For the structure that we raise
Time is with materials filled
Our Todays and Yesterdays
Are the blocks with which we build.

Truly shape and fashion these
Leave no yawning gaps between
Think not because no man sees
Such things will remain unseen.

* * *


Bros. Jose Oller, G.M.; A.D.H. Melhado, P.G.M., and Victor Jesurun, G.S., Panama

This article, written especially for THE BUILDER, is the first published brief history of Masonry in Panama thus far written, so far as we are aware, by officials of the Grand Lodge of Panama, and it therefore possesses more than usual weight and interest. The National Masonic Research Society expresses its thanks to the three distinguished authors who are animated by so genuine a zeal for the great cause in a land where Masonry labors at many disadvantages. Such brethren as may care to discuss the pages following, or to make further inquiries, may address Bro. Oller in our care. All readers are urged to peruse in connection with this contribution, "On the Recognition of the Grand Lodge of Panama," by Bros. M. M. Johnson and W. H. L. Odell, THE BUILDER, March, 1918, p. 86.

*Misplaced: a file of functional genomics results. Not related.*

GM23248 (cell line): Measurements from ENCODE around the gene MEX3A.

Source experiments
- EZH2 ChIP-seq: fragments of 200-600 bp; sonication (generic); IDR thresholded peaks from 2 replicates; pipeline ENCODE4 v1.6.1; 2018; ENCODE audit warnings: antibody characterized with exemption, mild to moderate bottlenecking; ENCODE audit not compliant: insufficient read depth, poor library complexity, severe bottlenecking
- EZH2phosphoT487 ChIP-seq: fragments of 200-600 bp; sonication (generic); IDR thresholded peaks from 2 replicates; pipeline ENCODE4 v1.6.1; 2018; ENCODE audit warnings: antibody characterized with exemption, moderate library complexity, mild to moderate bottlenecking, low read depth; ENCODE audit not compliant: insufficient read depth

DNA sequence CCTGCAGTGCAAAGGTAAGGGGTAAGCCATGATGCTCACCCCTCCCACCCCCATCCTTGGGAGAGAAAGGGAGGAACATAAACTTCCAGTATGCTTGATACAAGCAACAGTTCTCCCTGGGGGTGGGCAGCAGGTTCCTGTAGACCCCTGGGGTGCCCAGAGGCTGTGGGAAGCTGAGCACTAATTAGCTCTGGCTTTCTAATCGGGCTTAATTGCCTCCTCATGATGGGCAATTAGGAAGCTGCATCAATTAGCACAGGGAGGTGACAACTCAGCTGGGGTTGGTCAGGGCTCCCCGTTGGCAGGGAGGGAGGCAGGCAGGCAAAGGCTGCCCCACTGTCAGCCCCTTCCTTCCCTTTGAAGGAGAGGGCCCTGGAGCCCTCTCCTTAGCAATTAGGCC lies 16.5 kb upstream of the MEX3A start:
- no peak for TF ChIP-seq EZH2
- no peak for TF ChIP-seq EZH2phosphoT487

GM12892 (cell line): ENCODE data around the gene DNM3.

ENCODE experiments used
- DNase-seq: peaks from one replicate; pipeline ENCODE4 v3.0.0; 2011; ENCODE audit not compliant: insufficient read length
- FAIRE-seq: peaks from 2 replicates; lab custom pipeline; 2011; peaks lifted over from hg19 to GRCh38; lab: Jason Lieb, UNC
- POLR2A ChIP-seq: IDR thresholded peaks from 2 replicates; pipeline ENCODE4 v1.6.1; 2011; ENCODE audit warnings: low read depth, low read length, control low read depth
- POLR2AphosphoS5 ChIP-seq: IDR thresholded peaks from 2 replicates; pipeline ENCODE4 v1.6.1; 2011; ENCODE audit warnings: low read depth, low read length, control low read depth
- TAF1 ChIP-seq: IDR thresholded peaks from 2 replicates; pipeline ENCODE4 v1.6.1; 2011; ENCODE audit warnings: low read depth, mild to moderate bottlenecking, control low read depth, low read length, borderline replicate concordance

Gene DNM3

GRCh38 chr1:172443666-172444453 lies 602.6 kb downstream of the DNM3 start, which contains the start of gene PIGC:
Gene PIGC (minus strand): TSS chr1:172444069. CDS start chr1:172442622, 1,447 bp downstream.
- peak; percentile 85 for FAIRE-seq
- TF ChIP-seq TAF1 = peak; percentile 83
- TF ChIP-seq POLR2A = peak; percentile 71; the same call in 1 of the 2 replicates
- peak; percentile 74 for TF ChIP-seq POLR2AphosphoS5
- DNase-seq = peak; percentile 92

IT is reported that evidence of the existence of Freemasonry was found in the early part of the 18th Century in the ruins of the old city of Portobelo, which was founded by the Spaniards in 1597, and if one were to accept that as a fact it would appear that Freemasonry existed on the Isthmus since the time of the conquest by the Spaniards, who, by the way, gave it the suggestive name of Castilla de Oro (Golden Castle).